https://www.duolingo.com/Daniel825557

How much does Duolingo Greek help with Koine Greek for someone who doesn't know any Greek?

I'm very interested in learning Koine Greek so I can read the New Testement in its original language. How much does the current Duolingo course help with understanding Koine Greek? I know Koine Greek is an older form so there are definetly some major differences, but I'm also sure there are many major similarities. How helpful is Duolingo Greek in learning Koine Greek to someone who knows no Greek whatsoever?

October 3, 2018

5 Comments


https://www.duolingo.com/Constanza99442

I myself am taking the same approach!

After about three years of on-and-off studying of Modern Greek, I switched to learning Ancient Greek. It was definitely much harder. Modern Greek is a much cleaner version of the older Greek (for clarification, I studied mainly Koine Greek and Attic Greek). There are only two prominent accent marks that I know of in Modern Greek, but I cannot count how many prominent ones there are in Ancient Greek (the iota subscript, the breathing marks, to name only a couple). The Ancient Greek for me, took more focus and memorizing, and knowing the old and new has definitely shaped my understanding of Greek. It's really amazing.

I do like the approach, and I encourage you to do it as well!

However (and this is important): I would not recommend using Duolingo exclusively for the learning of Modern Greek. I myself used a Beginner's Greek book before I switched to Duolingo. (The book is called, fittingly, 'Beginner's Greek,' and it is one of the Hippocrene Beginner's series by Elizabeth H. Uhlig. I'm sure it can be found on Amazon.com.)

Now, I'm not saying at all that Modern Greek and Ancient Greek are similar enough to learn inclusively! Each of them are very much their own and require their own time and attention. Many of the words in Ancient Greek are different than the modern counterparts. But it's a bit like there's a thread tying the two—old and new—and it's quite fun to go up and down the thread, finding the modern versions of the old and so forth.

I imagine it's a bit like the difference between Modern English and Shakespearean English.

It's much easier to get a grasp on and understand the language on Duolingo if you've already dabbled in it for a while with a supplement, but whatever you choose to do, I wish you luck!

October 4, 2018

https://www.duolingo.com/NicScheidemantel

I have not spent very much time in the Greek course, however I do have a koine minor (five semesters) and koine is my liturgical language (however i do not read or speak demotic Greek). There are def some big differences between Koine and demotic greek but i know my Greek speaking friends today can pick out a great deal of the NT without an issue. As far as i can tell it should help you some. I know from my little time with the course some words today mean the opposite of what they meant in ancient times so be on guard for such terms.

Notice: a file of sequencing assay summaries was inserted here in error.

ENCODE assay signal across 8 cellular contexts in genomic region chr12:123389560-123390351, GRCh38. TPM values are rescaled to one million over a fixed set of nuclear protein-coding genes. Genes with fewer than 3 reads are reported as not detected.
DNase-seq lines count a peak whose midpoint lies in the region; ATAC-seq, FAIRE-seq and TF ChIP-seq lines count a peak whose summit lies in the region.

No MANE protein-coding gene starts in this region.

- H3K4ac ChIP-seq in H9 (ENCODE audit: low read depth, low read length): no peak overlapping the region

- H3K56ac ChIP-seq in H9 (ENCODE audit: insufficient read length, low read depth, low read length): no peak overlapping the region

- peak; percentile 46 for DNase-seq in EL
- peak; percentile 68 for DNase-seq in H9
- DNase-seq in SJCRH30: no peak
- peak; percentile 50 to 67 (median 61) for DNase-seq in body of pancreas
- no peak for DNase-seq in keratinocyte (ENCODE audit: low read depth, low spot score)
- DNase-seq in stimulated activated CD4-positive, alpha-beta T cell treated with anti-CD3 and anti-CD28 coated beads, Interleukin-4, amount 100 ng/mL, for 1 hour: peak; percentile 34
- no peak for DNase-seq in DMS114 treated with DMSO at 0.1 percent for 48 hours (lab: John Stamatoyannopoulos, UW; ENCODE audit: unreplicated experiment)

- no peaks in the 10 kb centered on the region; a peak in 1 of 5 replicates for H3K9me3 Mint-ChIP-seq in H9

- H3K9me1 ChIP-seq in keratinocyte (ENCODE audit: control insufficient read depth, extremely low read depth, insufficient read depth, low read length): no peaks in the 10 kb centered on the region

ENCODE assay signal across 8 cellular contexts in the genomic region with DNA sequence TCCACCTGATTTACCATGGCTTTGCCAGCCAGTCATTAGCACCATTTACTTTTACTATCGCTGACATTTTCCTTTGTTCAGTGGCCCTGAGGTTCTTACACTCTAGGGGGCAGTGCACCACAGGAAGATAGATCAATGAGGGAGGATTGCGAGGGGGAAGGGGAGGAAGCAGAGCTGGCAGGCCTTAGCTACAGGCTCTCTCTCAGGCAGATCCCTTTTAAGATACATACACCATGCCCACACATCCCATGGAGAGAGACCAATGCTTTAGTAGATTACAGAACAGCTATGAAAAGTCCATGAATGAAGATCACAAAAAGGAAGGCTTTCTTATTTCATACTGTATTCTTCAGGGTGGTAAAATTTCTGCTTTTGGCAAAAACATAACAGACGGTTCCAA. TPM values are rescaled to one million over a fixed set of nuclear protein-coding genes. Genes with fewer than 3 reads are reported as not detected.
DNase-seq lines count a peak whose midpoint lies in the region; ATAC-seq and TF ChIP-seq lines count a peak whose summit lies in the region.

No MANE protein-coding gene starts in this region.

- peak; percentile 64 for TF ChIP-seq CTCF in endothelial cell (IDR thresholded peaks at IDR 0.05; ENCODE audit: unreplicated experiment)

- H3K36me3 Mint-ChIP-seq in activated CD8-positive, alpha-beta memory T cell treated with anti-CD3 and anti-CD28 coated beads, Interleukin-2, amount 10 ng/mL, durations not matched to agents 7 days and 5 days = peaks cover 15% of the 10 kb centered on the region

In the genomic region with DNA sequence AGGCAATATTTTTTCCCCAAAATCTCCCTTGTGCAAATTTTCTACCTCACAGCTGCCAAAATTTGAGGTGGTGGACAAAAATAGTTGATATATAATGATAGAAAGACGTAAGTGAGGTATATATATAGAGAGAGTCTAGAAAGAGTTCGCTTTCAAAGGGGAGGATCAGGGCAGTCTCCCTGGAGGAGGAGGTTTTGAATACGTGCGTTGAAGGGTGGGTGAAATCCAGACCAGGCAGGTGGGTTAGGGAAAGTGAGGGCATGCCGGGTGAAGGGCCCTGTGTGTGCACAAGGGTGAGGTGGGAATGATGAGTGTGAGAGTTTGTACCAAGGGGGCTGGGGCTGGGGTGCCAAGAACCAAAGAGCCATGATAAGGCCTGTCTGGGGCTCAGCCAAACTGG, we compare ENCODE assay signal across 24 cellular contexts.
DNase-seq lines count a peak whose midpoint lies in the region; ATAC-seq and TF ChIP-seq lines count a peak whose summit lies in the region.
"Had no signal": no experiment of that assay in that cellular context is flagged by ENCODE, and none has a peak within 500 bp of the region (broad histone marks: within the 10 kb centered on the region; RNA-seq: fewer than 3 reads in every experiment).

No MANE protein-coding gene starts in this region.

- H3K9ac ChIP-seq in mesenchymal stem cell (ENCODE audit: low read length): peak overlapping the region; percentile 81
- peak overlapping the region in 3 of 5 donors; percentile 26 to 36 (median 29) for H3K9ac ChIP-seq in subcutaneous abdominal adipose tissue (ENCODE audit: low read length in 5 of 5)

October 3, 2018

https://www.duolingo.com/Rarrrrrrrrrrrrrr

From my personal experience, you MUST learn the Greek alphabet to understand the language. Otherwise, you might just end up memorizing the length and beginning letter of the words. Before I started in Duolingo, I used a sight that used video calls to volunteering Greek citizens that spoke English as well. Combining modern abbreviations and such, as well as word deviations, there is a major difference in a majority of the language. However, as you have pointed out, the bases of most of the words are similar. So I would suggest possibly using a site based on just Koine Greek (instead of modern, Attic, or Medieval) and possibly use Duolingo on the side to note the major differences and give a better understanding of the variations of the different forms. Also, if you want to know my main experiences with Greek, I have studied Modern Greek for two years, and Koine Greek for roughly seven or eight months.

October 6, 2018

https://www.duolingo.com/emanerald

The Duolingo course of modern Greek is going to offer you a solid foundation, a good starting point. You will be able to read words and partially recognize grammatical structure. However, since the Greek language evolved to a much more simpler form, expect Koine Greek to be way harder in both syntax and grammar. If your interest exclusively lies in New Testament, I would suggest you buy the book that contains both the original text in Koine and its modern greek translation side by side. An online resource is the following: http://users.sch.gr/aiasgr/Kainh_Diathikh/Biblia/Kainh_Diathikh.htm It contains both the original text and its modern Greek translation. Here you can read the New Testament only in modern Greek http://www.synaxarion.gr/cms/gr/content/kaini_diathiki_Neoellinika.aspx Good luck! PS: Greek is my native language but Koine is an almost different language, like father and son, some similarities exist but they are different personalities. Koine will offer you an access to a different world !

October 7, 2018
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